Several weeks ago, this writer noted the unique timing of several events involving Kansas University and the possibility of good things resulting from the situation.
Chancellor Robert Hemenway was due to travel abroad, stopping in England before heading to Davos, Switzerland, for the annual meeting of the World Economic Forum. This gathering of world leaders in business, banking, education, government and many other fields likely would expose the chancellor to the diverse thinking of many senior authorities in many fields.
At about the time the chancellor was due to return to Lawrence, a team of university officials from research universities around the country was scheduled to arrive in Lawrence to assess the job KU and its officials are doing in carrying out the school's mission statement.
Almost at the same time, various news media seemed to focus added attention on China, the likelihood that China would assume world leadership in commerce and industry in the relatively near future and that the United States no longer would be "king of the mountain" in most economic categories or measurements, as it has been in the past century.
The following week, the chancellor addressed a group of media representatives from across the country and reported that the Davos meeting had made it very clear to him that KU must do an even better job of making sure its students are prepared to face the intense competition from China and other nations.
The same day, Gerald Seib, the recipient of this year's William Allen White Citation, told several audiences that the university faces a major task in exposing students to challenges they will face in the 21st century including the need to be well educated in foreign languages, cultures, history and religion. Seib, a distinguished editor of the Wall Street Journal, has worked abroad in a number of countries, and his ideas and concerns should carry a great deal of weight.
One of those attending the William Allen White gathering told this reporter about his efforts over a 17-year period to develop businesses in Asia. He told of one very successful venture in South Korea but added that he believed he was handicapped in his efforts by a factor of at least 40 percent by the fact that he couldn't speak the Korean language.
All of these situations -- the chancellor's trip to Davos, the accreditation team's visit to KU (which, by the way, received a good report), Seib's visit and his thoughts about the importance of students being prepared for the challenges of the 21st century, the growing media interest in China and comments from a successful American businessman about being handicapped by his inability to speak Korean -- all within a week or two, focused attention on the question of whether KU's mission statement should be updated. What can KU do to be a true national leader in preparing students to meet the demands of the 21st century?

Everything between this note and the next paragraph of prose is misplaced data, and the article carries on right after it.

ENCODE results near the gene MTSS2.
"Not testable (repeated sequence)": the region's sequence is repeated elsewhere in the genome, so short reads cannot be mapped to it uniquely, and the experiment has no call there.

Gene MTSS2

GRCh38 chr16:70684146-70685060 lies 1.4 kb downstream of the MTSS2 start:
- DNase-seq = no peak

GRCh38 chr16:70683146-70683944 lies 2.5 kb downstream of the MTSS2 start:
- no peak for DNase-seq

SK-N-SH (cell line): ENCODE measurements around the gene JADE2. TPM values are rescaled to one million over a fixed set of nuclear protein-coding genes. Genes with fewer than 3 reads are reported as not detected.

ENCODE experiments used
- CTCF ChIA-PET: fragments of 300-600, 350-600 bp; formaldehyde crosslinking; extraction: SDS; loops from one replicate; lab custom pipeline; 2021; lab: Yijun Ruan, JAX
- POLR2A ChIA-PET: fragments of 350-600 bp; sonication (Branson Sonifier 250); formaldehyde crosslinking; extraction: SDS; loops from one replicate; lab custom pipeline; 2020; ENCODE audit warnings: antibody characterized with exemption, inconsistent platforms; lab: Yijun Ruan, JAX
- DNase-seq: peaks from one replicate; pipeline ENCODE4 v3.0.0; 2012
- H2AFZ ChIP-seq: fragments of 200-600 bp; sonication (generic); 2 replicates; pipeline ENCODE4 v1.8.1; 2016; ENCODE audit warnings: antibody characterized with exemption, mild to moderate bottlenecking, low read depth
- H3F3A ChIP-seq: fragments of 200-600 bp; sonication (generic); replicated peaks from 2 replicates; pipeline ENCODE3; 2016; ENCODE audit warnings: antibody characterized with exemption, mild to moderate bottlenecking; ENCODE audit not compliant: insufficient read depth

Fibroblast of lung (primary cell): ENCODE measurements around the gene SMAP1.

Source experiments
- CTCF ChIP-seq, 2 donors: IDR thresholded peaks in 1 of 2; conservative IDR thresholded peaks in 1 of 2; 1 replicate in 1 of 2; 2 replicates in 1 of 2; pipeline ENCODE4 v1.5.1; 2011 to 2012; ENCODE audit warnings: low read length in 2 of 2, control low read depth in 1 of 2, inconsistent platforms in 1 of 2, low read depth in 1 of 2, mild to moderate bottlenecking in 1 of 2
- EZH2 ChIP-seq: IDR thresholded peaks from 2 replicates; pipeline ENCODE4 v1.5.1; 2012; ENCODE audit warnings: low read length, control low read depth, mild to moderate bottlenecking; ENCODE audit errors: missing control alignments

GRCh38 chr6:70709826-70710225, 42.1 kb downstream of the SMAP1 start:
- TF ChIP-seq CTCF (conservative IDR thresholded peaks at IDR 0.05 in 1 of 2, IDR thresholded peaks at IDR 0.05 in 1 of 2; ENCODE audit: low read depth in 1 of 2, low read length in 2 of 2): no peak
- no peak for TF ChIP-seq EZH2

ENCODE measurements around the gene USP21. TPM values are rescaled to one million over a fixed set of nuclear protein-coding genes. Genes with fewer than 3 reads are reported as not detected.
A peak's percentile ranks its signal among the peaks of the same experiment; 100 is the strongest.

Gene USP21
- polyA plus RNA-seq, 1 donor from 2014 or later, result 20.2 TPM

All of this is taking place while state legislators are meeting in Topeka and when education -- both K-12 and post-secondary -- takes the biggest single bite out of the state budget. How much importance do these lawmakers place on adequate funding for the state's schools, and are these legislators sufficiently aware of or concerned about the quality of schooling being provided at all levels.
The point this writer was trying to make several weeks ago was to raise the question of just how serious are chancellors, presidents, the Kansas Board of Regents, lawmakers, faculty, taxpayers, parents and students about the state providing a challenging educational experience that meets the needs of the 21st century. It's a very serious question, and there is little doubt that the Chinese, for example, are giving massive attention to education and English is the No. 1 foreign language being taught in Chinese schools.
What foreign languages are Kansas high school students learning today?
According to a senior state education official, Chinese is being taught in only one school district, Shawnee Mission. Olathe is reported to have looked into offering Chinese but still does not. Topeka used to have Chinese, but the teacher left and wasn't replaced. Japanese is taught in Wichita, Topeka and Shawnee Mission. The Southeast Kansas Education Service Center at Greenbush has an interactive video program in Japanese that is used by schools in Maize, Goddard and Leavenworth. Arabic is taught in Shawnee Mission.
Why don't Lawrence schools offer any of these languages? Granted, Spanish is highly popular, and French and German are traditional offerings, but why not offer Chinese, Japanese or Arabic?
China has the world's largest population, and Arabic is the language of most Northern African nations as well as the Mideast and the Quran.
There is no easy solution or single way of meeting the educational needs of the 21st century or making sure KU is a true national leader in providing its students a superior educational experience designed for today's needs, not those of 50 or 100 years ago. What is the Board of Regents doing to make sure the missions of state universities are distinct and that costly duplication of offerings is reduced to a bare minimum?
Far more knowledge about foreign languages, cultures, religion and history would seem to be essential.